The revision states:
– Win – Fixed device enumeration, device names are now encoded as multibyte.
When using 4.29.07 (still threadening as Ansi), i now get ?? for WaveOut (should be SB Live! Wave Out ), while DirectSound still shows correct text (DirectSound (SB Live! Wave Out ))… bit strange because WaveOut description should be same in Ansi and UTF8?
So, after threading as UTF-8, both names seem to be ok.
For your usage you should not need to worry about UTF-8 or multibyte.
The way multibyte works is if the device string is all ANSI standard chars you can use it as normal, i.e. the multibyte representation looks exactly the same as normal chars for those characters. If the string has foreign characters in it, it will be encoded as multibyte (so if you deal with it as normal chars it will look garbled).
So basically if you are dealing entirely with english devices you should see no difference in behaviour, however if you use a device with a different character set, depending on your locale settings in the OS you will either get foreign multibyte chars or question marks.
It should be fully backwards compatible with how FMOD has always worked.
Can you show us a code example of what you do when it works and what you do when it doesn’t?
The encoding is using the system default codepage specified by the locale of the OS, this is not UTF-8.
I’m interested in tracking what your actual issue is though. If you simply treat the device names as normal chars (no consideration for multibyte) everything should work as expected (providing the device name is all english characters). If it doesn’t then there is a bug that needs to be addressed on our side.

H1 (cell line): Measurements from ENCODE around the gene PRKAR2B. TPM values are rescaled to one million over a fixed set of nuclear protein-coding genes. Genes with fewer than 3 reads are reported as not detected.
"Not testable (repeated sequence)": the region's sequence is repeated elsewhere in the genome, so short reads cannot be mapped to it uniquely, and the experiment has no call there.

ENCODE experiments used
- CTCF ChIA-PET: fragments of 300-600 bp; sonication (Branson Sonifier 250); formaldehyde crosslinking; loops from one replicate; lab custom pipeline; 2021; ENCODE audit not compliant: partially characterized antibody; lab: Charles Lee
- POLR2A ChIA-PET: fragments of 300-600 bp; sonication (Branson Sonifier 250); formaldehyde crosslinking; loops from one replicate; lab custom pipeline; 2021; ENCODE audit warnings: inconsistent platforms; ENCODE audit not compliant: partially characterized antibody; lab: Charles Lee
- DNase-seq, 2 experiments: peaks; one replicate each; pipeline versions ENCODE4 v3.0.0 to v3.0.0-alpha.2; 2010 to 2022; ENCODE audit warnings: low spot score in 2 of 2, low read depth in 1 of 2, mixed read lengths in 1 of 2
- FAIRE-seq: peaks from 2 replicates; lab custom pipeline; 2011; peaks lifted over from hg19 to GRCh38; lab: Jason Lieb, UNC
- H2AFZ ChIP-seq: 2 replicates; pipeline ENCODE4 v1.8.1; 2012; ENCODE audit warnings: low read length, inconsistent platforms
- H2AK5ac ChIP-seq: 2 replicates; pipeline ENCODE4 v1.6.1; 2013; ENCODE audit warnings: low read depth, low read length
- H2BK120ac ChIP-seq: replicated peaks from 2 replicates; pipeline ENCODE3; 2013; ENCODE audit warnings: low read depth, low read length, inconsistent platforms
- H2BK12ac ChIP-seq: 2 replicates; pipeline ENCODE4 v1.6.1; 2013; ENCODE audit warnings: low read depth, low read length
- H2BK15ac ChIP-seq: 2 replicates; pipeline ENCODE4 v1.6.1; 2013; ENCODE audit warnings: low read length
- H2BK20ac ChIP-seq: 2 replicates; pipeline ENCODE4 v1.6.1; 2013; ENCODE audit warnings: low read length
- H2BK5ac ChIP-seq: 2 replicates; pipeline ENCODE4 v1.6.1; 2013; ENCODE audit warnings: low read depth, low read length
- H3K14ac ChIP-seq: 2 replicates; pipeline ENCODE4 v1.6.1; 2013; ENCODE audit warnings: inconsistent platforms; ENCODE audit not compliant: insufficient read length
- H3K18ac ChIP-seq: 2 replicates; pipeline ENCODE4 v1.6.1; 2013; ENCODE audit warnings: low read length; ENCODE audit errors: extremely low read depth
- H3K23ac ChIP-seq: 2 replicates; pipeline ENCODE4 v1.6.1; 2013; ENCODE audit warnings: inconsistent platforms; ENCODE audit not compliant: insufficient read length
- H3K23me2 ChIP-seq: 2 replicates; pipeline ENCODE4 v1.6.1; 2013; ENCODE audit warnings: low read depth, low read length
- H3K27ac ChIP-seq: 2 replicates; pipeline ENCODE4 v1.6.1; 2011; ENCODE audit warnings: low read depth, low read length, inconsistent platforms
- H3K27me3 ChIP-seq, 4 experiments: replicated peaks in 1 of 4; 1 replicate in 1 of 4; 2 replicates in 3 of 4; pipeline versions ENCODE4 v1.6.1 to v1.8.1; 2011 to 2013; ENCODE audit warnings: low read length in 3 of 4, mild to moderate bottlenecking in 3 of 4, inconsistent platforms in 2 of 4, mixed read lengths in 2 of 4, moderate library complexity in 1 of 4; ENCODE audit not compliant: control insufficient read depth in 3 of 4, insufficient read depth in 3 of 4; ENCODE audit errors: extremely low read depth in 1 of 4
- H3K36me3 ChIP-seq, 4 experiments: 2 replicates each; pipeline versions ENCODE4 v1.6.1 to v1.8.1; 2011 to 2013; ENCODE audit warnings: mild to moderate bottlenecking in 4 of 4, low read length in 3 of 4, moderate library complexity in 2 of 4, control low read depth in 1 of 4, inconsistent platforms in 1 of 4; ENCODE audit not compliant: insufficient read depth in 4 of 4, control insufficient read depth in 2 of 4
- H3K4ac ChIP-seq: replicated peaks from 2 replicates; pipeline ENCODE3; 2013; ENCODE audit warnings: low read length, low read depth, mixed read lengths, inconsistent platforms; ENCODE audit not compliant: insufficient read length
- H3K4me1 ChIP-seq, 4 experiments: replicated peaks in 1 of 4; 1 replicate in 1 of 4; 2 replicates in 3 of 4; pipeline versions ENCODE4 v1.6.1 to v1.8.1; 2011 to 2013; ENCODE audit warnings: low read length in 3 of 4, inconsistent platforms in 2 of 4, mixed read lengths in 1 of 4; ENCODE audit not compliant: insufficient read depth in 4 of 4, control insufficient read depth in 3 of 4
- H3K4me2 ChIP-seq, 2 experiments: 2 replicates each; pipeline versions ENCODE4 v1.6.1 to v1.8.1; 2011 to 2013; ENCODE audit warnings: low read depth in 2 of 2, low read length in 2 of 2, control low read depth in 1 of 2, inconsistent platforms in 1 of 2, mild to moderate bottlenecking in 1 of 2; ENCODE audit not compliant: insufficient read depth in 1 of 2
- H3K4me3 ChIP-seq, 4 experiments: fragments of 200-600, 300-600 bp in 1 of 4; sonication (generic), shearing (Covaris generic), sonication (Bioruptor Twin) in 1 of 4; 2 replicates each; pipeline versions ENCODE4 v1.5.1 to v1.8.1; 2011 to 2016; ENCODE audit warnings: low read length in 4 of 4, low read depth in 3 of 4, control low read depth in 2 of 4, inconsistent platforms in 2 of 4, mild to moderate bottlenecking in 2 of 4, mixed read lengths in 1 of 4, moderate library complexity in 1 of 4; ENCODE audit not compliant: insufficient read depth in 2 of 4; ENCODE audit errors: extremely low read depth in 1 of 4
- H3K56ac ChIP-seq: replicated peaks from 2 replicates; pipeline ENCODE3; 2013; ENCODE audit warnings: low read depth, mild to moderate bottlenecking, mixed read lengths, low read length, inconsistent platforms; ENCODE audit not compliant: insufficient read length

Can you run the recording example and post the output for the device list as "DirectSound", "Windows Multimedia WaveOut" and "WASAPI" (if you are on Vista or Win7).
After some more testing with the visual basic recording example and testing on other computers, seems it’s on the Windows 98 machine, while it works properly on two Windows XP machines. If that’s any hint… otherwise I’ll setup a clean original 98 but from experience that’s a waste of time. Anyway some info:
screenshot from examples\bin\recording.exe
some output from the vb6 testings:
the strange byte strings seem to vary each time, but didn’t take a close look yet.
Also trying to investigate why it works on my real project with utf-8 at all.
k, guess the utf-8 was my mistake, probably just worked because it was an older fmodex version by accident.
Just tried with an original windows 98 with only (original) soundcard driver installed, similar weird device name for waveout like the image (link) post yesterday.
BTW, the visual basic recording example still uses FMOD_System_SetRecordDriver; it was removed with fmodex 4.22.00 (or 4.21 series) and removed from vb6 api declaration (fmodex.bas) with 4.22.05, but the project (both recording projects?) have not been updated likewise.
We were not aware there would be an issue with Win98. While it is a very old OS I don’t like the idea that stable branches are now broken with it. I will possibly remove the multibyte implementation from stable branches, reverting back to ASCII character.
For proper Unicode support development branches have wide char versions of getDriverInfo and getRecordDriverInfo.
Thanks for spotting the incompatibility.
EDIT: I have logged that there are issues with the VC6 projects, someone will address this for a future release.
Just wonder why it’s with waveout only. maybe if it’s a windows 98 flaw; How about adding a small workaround that use ansi api and convert to widechar, then process as usual, internally having unicode. Tell me if you need any testing on win98.
That is odd, the change basically uses the wide char version of the device name, then converts it to multibyte using the default locale for the machine.
This was done in an effort to maintain the same API. However in the next development release we will be returning to ASCII and providing wide char versions of getDriverInfo and getRecordDriverInfo.
I’m not sure I follow what you mean by "(still threadening as Ansi)". Can you give us steps to reproduce this here?
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